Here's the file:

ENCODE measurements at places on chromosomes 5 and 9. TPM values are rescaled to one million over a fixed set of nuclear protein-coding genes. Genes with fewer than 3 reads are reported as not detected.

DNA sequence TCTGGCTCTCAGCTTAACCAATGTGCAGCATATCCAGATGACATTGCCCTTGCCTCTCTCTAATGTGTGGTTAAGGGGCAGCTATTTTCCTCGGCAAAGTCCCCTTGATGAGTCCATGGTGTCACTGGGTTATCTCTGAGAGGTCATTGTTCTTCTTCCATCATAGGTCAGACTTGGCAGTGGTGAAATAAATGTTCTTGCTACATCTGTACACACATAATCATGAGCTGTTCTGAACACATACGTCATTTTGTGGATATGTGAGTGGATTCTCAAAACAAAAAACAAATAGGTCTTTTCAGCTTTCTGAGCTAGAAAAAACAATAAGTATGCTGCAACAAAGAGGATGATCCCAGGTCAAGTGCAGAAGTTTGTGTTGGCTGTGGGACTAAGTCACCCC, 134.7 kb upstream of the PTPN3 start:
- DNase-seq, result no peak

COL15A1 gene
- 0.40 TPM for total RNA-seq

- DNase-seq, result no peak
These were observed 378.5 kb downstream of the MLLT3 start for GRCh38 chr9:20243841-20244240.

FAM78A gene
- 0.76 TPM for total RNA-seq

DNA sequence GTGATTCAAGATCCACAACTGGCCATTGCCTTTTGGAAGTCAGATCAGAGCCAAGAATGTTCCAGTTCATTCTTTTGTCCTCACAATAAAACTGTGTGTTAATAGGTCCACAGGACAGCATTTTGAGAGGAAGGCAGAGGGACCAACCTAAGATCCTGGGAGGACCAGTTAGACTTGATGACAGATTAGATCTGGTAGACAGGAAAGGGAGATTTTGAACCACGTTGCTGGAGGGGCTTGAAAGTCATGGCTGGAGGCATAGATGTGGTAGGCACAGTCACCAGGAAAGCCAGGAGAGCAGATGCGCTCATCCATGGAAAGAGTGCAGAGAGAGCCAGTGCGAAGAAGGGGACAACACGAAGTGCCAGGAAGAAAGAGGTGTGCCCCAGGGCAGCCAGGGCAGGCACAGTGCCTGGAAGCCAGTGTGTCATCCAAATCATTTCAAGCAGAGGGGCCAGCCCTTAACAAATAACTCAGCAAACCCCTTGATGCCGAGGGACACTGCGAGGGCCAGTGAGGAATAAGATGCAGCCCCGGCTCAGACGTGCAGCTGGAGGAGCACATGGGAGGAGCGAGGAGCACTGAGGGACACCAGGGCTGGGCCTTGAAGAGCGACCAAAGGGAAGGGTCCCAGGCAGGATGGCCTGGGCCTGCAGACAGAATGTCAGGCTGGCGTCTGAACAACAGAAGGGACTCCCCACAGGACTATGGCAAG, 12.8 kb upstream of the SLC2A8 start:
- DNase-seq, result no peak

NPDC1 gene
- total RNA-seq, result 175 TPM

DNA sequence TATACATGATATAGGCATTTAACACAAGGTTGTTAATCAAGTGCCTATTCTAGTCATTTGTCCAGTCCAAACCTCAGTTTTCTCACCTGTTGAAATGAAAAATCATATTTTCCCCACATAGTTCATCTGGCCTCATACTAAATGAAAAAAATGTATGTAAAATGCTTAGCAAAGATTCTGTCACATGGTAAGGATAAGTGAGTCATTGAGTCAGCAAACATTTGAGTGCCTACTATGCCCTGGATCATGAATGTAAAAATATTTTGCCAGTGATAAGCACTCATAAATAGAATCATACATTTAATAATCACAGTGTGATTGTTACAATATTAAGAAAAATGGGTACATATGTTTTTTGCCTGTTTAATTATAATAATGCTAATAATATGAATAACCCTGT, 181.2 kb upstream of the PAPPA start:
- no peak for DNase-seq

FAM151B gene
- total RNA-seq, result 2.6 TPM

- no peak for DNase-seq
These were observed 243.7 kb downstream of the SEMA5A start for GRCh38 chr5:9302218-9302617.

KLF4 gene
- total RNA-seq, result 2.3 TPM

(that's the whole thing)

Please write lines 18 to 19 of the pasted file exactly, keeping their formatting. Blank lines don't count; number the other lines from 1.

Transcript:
- no peak for DNase-seq
These were observed 243.7 kb downstream of the SEMA5A start for GRCh38 chr5:9302218-9302617.